It would be the company's second store in New Mexico. The state's only Sportsman's Warehouse is in Albuquerque, according to the company's website.
Sportsman's Warehouse Inc., based in Midvale, Utah, sells outdoor-oriented sporting goods, including camping, hunting and fishing equipment.
City building officials are reviewing the proposal and have sent comments to the company. The proposed site already is zoned for retail stores, said Leo Hardie, the city's chief building inspector.
"Once they address the comments we sent to them, we should be able to issue the permit," Hardie said.
As proposed, the building would be 31,532 square feet.
Sportsman's Warehouse Inc. filed for bankruptcy protection in 2009. According to published reports, the company recently has reopened some of the stores that were closed.
A company spokeswoman did not return messages seeking comment Monday.
The Sportsman's Warehouse proposal comes on the heels of another major new Farmington store. Tractor Supply Co. has a retail location under construction at 141 S. Browning Parkway that will employ 12 to 17 full- and part-time employees, the company said.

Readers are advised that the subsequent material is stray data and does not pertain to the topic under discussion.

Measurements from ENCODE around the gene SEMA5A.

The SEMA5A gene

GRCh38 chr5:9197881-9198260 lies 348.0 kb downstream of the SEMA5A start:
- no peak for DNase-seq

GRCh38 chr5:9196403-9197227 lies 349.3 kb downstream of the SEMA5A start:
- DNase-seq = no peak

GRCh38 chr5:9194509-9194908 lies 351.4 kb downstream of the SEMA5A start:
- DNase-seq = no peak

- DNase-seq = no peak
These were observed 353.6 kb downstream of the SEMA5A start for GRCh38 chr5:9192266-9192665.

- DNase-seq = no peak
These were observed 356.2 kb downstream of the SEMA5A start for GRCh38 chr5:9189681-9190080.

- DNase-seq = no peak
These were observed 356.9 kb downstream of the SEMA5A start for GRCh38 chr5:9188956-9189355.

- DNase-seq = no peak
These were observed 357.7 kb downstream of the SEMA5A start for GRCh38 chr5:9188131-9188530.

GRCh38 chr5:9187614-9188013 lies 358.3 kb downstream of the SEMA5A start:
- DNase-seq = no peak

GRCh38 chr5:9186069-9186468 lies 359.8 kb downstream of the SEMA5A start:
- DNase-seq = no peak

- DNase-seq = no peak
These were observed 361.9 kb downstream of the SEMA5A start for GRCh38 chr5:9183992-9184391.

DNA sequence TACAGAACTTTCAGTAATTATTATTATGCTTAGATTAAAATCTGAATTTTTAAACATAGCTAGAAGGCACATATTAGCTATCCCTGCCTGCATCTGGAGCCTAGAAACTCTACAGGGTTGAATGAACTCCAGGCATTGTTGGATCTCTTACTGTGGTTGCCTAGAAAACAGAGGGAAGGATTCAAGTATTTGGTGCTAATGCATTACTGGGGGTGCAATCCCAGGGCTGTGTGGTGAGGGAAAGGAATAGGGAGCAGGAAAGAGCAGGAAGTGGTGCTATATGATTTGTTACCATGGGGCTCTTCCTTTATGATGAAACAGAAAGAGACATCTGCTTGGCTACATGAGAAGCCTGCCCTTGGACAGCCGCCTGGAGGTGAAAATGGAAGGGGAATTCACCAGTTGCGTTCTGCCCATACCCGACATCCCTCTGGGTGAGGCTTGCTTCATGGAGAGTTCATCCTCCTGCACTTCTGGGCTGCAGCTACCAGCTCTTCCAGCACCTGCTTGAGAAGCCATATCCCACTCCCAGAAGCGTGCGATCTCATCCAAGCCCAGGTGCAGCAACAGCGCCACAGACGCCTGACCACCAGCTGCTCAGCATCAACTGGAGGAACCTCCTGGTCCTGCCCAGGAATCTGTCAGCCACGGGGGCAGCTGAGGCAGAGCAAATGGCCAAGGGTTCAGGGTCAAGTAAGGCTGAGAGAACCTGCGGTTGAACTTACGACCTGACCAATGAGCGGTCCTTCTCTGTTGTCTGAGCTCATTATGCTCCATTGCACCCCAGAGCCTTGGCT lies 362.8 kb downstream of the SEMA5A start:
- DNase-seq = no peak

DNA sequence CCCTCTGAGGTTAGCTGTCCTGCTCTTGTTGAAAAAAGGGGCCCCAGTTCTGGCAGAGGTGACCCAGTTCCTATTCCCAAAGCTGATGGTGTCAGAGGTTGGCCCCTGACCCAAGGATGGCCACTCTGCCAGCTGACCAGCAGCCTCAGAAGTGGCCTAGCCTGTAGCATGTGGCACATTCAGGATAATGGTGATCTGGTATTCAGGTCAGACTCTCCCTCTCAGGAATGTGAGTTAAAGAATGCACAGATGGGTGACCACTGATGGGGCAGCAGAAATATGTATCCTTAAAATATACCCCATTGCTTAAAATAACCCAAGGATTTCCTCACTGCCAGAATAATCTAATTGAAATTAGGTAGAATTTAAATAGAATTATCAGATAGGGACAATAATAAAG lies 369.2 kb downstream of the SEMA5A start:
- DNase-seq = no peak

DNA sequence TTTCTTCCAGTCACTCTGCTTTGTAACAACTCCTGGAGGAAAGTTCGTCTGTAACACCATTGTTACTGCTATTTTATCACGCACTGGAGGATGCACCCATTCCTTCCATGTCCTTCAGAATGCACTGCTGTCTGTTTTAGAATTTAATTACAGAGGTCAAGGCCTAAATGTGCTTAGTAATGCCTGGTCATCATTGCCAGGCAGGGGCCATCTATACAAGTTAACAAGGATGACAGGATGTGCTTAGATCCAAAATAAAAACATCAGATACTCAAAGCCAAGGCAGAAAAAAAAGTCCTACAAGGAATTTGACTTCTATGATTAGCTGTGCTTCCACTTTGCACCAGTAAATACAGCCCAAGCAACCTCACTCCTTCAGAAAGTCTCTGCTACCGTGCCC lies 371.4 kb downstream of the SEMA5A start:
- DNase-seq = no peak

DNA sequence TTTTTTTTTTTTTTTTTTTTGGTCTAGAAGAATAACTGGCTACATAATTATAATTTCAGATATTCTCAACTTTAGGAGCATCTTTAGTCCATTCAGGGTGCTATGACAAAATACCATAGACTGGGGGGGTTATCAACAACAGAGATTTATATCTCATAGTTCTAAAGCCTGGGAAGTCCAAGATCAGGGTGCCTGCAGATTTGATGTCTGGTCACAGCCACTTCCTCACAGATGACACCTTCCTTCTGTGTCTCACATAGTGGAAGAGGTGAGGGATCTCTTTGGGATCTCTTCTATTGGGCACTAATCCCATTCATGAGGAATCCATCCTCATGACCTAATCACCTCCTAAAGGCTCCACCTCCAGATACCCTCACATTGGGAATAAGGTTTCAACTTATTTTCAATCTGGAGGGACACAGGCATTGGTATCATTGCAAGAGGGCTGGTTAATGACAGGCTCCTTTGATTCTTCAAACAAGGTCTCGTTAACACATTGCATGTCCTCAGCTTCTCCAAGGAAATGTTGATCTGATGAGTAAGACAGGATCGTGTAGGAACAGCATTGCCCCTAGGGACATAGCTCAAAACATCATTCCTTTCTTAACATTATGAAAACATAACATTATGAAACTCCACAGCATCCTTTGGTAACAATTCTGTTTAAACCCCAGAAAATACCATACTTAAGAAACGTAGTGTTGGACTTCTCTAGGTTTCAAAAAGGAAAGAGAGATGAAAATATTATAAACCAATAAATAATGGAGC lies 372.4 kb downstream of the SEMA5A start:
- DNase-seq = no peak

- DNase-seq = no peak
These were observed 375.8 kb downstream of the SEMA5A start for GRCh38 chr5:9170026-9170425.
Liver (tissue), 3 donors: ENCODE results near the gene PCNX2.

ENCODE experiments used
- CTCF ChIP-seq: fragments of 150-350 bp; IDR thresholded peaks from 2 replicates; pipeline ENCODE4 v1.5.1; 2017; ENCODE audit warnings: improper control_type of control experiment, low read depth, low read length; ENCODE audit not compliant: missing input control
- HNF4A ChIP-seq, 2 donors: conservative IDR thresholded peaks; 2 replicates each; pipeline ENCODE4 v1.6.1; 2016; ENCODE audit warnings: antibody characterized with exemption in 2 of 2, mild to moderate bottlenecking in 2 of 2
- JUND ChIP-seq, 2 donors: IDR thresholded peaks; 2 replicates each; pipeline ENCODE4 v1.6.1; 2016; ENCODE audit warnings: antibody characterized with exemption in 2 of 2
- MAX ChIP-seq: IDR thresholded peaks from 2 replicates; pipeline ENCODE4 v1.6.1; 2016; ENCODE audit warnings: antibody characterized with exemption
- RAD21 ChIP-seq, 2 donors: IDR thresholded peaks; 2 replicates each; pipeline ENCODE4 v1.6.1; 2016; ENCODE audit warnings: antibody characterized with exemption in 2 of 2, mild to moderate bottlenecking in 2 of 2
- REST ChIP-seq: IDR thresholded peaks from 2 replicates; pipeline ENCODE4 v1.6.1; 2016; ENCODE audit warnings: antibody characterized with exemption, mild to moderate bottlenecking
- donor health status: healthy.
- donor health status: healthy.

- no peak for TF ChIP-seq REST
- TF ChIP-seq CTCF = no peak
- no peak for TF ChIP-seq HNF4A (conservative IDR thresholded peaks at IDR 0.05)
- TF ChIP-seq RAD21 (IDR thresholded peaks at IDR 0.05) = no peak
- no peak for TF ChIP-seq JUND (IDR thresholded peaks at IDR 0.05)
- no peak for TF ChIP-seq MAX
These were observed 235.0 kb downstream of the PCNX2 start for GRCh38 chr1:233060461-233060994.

Tractor Supply is tentatively set to open in early November.
"Tractor Supply looks forward to being a member of the Farmington community," District Manager Dusty Pate said in a prepared statement.
In another local retail opening, Animas Valley Mall is welcoming a new children's clothing store, The Children's Place. The store opened Saturday. An open house event is set for Aug. 25.
The retail openings are a good sign for Farmington, said Dorothy Nobis, president and CEO of the Farmington Chamber of Commerce.
"It shows that the economy is bouncing back, and our portion of the Four Corners is being recognized as a viable retail market," Nobis said.
Farmington's population of 45,877 grows with shoppers from around the area, she said.
"I get very excited about it because I think some of the big chain and big-box stores are recognizing the fact that Farmington indeed is the retail hub of the Four Corners," she said. "We're worthy of their presence in our market."
Nobis said she welcomes the chain stores, but she also urged shoppers not to forget locally owned shops.
Mary Holton, director of community development for the city of Farmington, agreed that the activity is a good sign.
"Things are looking up," she said.